bert said...

France's weakness has been a vile atmosphere inside the squad.
Nasri, Anelka vs Domenech, etc, etc ...
Look at the details of the Benzema case and tell me he wouldn't stink the place out.

He's finished the season strongly for Real, which I guess is Gignac's point, and yours.

Alexandra Marshall said...

Mitch I think the frondeurs are as far as the PS has gone to try to undermine Hollande. Other than push desperately for a primary, what else can they do? He's not the PM, he's the president. Speaking of pushing desperately for a primary, where is that going? I feel like that's all but dropped off as a subject of speculation. So maybe you're right, Mitch, and the will isn't there--which is kind of unthinkable. Where are the moustache-twirling up and comers with sharp knives? Everyone has to know that the Hollande presidency has already almost put the death knell to the PS. One more and it'll be done for good.

I won't be sorry, it feels like every other sclerotic party fat on its own power and in its current form inspires nothing in me but the rolling of my eyes. French politics (the institution, not this blog) needs a firm boot up the ass from someone other than the extreme right.

Alexandra Marshall said...

Ah look, the primary idea lives on... lamely.

Mitch Guthman said...


It's disheartening that, if there's any validity to the article, the worlds of football and French politics are intertwining in a manner more typical of an impoverished third world dictatorship seeking to distract the minds of the people from the failings of the regime with bread and circuses.

Nevertheless, if my presidency’s last best hope for a "rebondir" was riding on France winning the Euro 2016, I would be mainly concerned with selecting players capable of delivering victory. You can't win if you don't put the ball in the net. Warts and all, Benzema is still the best striker that France is capable of fielding. If Paris was worth a mass to Henry IV, surely Hollande ought to be willing to see his way clear to holding his nose and employing a disreputable but supremely talented football player who, after all, remains innocent until proven guilty.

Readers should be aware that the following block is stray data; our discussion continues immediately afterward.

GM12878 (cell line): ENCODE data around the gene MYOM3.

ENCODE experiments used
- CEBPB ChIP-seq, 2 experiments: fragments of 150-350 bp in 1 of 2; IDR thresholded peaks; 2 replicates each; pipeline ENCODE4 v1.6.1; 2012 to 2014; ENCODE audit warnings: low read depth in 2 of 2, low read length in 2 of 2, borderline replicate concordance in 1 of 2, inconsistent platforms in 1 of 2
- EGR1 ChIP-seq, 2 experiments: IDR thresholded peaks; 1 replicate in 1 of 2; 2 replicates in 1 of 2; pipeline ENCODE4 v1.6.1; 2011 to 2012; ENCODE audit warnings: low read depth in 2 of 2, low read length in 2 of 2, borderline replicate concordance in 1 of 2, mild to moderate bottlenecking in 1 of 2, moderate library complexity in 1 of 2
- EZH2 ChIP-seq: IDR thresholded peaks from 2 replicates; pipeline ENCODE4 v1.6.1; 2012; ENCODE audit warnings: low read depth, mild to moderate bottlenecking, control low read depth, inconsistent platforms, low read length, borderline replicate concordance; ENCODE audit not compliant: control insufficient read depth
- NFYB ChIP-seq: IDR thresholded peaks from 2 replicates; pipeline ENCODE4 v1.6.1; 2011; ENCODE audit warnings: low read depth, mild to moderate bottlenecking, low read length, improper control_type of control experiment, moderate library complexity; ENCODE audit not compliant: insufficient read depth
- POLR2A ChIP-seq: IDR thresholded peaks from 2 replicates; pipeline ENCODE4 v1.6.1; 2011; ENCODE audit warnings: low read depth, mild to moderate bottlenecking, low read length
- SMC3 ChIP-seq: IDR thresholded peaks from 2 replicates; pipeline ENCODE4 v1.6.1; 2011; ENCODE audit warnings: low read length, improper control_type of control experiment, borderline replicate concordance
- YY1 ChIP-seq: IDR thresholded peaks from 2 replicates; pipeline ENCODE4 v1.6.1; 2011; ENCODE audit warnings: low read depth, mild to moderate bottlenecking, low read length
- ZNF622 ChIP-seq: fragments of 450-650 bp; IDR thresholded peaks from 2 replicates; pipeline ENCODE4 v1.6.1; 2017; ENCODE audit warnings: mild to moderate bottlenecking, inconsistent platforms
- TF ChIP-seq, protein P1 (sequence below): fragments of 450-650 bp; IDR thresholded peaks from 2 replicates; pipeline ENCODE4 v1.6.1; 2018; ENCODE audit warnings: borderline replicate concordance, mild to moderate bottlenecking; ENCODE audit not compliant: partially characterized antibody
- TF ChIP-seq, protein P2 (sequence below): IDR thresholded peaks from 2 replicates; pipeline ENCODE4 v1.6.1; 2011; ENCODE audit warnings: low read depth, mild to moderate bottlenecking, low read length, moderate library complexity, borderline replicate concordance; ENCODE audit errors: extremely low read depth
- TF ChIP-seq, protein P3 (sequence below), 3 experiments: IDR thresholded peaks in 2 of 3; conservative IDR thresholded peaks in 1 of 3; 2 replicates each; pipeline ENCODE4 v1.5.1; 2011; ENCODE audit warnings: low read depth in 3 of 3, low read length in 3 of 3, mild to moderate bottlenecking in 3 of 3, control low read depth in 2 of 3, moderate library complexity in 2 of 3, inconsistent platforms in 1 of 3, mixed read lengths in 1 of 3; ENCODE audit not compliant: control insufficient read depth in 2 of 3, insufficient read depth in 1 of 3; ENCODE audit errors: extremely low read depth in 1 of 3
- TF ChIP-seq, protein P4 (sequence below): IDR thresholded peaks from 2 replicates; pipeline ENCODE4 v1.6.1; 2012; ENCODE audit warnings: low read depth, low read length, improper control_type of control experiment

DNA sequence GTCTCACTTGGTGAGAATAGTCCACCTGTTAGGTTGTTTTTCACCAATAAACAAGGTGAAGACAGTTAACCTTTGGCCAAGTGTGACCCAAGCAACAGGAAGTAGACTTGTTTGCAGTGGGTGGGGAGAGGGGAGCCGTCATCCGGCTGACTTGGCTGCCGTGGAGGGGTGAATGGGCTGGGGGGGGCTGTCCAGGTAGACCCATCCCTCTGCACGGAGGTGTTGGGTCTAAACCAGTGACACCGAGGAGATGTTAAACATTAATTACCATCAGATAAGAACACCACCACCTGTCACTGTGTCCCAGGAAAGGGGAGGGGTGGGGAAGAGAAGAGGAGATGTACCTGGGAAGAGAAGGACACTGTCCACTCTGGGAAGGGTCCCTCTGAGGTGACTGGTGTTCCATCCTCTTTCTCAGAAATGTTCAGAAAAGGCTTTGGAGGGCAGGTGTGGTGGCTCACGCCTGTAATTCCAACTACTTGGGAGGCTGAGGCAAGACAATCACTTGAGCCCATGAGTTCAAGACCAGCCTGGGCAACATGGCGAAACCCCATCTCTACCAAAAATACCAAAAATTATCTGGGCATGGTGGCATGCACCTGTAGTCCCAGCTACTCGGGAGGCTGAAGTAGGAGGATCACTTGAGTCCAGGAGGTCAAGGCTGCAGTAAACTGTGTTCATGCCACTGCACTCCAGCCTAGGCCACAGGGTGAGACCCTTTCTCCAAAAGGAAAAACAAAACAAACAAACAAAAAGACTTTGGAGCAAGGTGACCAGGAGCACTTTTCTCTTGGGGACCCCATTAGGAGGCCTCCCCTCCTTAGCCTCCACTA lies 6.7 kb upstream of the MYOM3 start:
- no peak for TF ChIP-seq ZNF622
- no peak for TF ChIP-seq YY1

Mitch Guthman said...


I am generally in agreement with your response. But I would note that at La Rochelle and at every opportunity since then, the frondeurs have pretty consistently denied being frondeurs. It seems very strange to me because the power of the PS is what I think of as the local “baronies” and those people have simply been devastated; one would think that the instinct for self-preservation would have caused these local powers to move heaven and earth to rid the party of Hollande.

It also seems to me that the two “no confidence” motions were opportunities to depose Hollande by bringing down his government but, for reasons I don’t understand, nothing materialized. Both motions turned into Kabuki make-believe which only made the party look even more feckless.

Looking back at how most of lefties everywhere felt when Hollande won the presidency, it’s just been a downhill spiral from Valerie Trierweiler’s famous tweet. I think Art wrote the perfect epitaph of Hollande’s presidency: “Quel gâchis"

FrédéricLN said...

PS MPs really won't know where to go. They should be either scared by the ruler, and loyal servants of His/Her Majesty — but they are not afraid any more; or hopeful that success is round the corner, that some deep pink wave will lift them to the top — but none of them feels any kind of pink wavelet. Some of them will bet that local recognition in their hometown will save them from wreckage. Maybe PS can save 60 or 80 seats this way. But PS might deeply regret not to have legalized proportional representations, as announced.